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Thursday, September 29, 2022
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Opinion: A Garden for Homeless Children & Families Has Nutritional & Brain Development Benefits

Opinion

Children gardening | Image by Rawpixel.com

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As a 4th generation Dallasite and gardener, many of my fondest childhood memories were spent gardening with my parents and grandparents.

Touching the plants, learning about their health benefits, understanding how they grow, and actually being part of our ‘family plant team’ imprinted on my mental and physical character-molding traits.

Of course, we all understand the power of food to connect friends and families. Yet, through family gardening and cooking one of grandma’s old recipes, we see that food is one of the most sustainable inter-generational connectors.

“Food Insecure” & Dallas’ Homeless Children 

At Vogel Alcove, we serve Dallas’ most vulnerable youth, homeless children – infants to six years old. Sadly, approximately 4,500 children in Dallas will go to sleep tonight without a home. And more than 11 million children nationwide live in “food insecure” homes, which means those households don’t have enough food for every family member to lead a healthy life.

Gardening plays an essential role in our work at Vogel Alcove. Our gardens are “nature’s sunlight,” shining a light on our mission of “rewiring brains, repairing hearts, and restoring families.”

Most of the kids at Vogel Alcove will experience a garden, plant a seed and learn about a seed library for the first time through our gardening program. We show children that vegetables can be healthy, fun, and tasty and that with love, proper care, and community, they grow stronger each day.

Vogel Alcove’s children and parents, 88% of whom are single moms, learn how to grow plants and vegetables in the ‘big vegetable garden’ as I like to call it. These vegetables are harvested and cooked in our USDA-regulated farm-to-table kitchen and provided to the families we serve. This immersion into the plant life cycle during a child’s brain development years is immensely impactful.

Brain Development & Therapeutic Benefits 

Our gardens also provide a host of tactile learning experiences which are essential to a child’s social and emotional learning. Vogel Alcove’s therapeutic sensory garden contains plants that create visual, auditory, olfactory, and tactile stimulation helping children in trauma overcome the negative impacts of their experiences.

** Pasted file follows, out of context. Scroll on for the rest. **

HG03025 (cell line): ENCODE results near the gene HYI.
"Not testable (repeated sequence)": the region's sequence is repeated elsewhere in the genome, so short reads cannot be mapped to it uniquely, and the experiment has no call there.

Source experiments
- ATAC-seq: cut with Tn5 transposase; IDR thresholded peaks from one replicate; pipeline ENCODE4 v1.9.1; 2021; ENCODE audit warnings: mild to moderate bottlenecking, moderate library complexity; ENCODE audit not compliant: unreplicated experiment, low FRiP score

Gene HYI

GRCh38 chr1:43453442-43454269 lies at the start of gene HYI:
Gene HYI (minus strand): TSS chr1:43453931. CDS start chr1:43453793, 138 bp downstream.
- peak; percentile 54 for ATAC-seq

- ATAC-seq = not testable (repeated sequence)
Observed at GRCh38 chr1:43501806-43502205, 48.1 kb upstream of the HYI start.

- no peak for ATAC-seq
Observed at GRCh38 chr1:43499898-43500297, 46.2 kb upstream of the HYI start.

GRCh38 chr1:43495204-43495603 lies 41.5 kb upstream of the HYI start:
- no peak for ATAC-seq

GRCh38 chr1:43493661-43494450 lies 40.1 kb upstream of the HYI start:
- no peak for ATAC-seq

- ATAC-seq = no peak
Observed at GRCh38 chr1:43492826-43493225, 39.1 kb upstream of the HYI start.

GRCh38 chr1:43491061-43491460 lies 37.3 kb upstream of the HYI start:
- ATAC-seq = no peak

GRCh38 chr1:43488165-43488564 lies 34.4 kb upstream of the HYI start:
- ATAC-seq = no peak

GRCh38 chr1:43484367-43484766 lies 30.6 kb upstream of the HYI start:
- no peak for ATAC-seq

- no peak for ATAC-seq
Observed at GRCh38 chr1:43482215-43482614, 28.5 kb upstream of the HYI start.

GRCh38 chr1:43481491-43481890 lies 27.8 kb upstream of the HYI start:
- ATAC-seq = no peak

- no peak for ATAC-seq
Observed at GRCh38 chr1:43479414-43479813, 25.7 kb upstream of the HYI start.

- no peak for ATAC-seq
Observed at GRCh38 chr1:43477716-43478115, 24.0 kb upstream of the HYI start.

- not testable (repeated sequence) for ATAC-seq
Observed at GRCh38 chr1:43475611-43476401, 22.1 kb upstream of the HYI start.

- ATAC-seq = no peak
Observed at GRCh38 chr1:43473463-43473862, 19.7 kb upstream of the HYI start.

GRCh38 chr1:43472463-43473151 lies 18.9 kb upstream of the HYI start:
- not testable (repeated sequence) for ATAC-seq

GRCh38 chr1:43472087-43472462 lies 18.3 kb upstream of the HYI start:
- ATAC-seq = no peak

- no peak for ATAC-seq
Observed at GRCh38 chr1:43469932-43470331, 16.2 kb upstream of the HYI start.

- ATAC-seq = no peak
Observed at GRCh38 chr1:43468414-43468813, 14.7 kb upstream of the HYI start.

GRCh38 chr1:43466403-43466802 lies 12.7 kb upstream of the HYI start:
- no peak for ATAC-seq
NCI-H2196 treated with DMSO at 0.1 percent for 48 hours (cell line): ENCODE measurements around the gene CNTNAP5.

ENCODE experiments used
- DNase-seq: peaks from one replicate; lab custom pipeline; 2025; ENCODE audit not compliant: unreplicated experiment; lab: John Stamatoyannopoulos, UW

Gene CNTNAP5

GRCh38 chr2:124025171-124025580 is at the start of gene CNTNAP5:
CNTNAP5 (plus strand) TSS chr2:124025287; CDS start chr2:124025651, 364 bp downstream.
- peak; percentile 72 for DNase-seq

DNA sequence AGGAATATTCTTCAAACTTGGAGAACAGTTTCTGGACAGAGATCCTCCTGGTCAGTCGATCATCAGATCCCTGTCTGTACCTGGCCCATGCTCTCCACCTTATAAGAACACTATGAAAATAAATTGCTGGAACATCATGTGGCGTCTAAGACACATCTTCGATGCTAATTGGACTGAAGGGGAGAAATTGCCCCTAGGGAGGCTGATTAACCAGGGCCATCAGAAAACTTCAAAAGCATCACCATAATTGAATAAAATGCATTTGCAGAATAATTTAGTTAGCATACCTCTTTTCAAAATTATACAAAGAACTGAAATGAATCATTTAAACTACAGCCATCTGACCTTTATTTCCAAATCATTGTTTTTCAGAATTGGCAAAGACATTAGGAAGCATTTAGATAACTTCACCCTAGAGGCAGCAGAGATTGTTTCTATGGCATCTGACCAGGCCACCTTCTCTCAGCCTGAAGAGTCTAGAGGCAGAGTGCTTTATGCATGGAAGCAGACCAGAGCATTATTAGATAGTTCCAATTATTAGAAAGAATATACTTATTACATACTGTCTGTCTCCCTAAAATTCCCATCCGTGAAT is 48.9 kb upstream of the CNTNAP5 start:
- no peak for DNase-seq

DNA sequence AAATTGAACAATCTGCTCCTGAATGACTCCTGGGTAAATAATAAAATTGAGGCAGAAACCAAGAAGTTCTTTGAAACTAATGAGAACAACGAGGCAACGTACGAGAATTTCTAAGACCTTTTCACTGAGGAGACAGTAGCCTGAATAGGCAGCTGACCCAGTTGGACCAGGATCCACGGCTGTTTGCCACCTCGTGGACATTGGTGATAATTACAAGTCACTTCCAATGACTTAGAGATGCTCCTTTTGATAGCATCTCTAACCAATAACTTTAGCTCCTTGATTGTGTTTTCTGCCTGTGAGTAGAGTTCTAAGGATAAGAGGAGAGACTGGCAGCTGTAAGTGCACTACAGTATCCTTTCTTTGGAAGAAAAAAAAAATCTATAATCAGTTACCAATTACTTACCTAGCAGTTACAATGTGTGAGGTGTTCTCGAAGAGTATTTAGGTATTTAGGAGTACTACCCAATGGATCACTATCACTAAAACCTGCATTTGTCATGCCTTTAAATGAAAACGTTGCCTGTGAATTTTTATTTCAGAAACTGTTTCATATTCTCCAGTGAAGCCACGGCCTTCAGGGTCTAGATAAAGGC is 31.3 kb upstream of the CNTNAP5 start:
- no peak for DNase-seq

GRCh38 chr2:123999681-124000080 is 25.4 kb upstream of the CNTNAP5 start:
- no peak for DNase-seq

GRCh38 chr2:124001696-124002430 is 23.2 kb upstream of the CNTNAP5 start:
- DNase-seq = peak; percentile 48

These stimuli reduce the high cortisol/adrenaline levels that children in trauma engage in fight-flight-freeze behavior. Plants that grow to eye level help increase attention span, and pathways that require walking through plantings help to reduce tactile defensiveness. Additionally, using art, music, and hands-on activities like digging and making mud pies extends the garden experience and improves motor skills.

Plants Need Community – Kids Need Community 

One communal planting system that I use with children at Vogel Alcove is the Native American ‘three sisters’ approach, which is the symbiotic relationship between three plants: corn, beans, and squash.

Although the crops themselves are known as the Three Sisters, they are an interconnected family of plants supporting one another’s needs and growth.

The children also learn about the rich history of these three crops, which have been the center of Native American agriculture and culinary traditions for centuries. It is for good reason as these three crops complement each other in the garden and nutritionally.

It’s powerful for children to learn that plants also need a solid communal network to survive. And, it’s empowering for our kids and their parents to experience first-hand the resiliency of plants and see that they can survive with proper care despite seasonal and environmental challenges.

In our monthly “Moms & Dads Garden Club” meetings, Vogel Alcove’s parents also learn about planting and caring for flowers and veggies and take this knowledge back to the self-sufficient homes they’re building.

I’m thankful for the knowledge and resources provided by the Dallas Public Library Seed Library, a little-known seed gem that more Dallasite gardeners can use and support. The pandemic greatly impacted their seed library, and when I left the Dallas Public Library’s Seed Team in April 2022, the seed library supply was lower, so seed donations are always welcomed.

Anyone can learn more about the Vogel Alcove garden at www.vogelalcove.org.

Lastly, I want to leave you with my favorite quote from Audrey Hepburn, “To plant a garden is to believe in tomorrow.” With our garden, and yours, we are all planting seeds that could make a difference in our lives and those we touch.     

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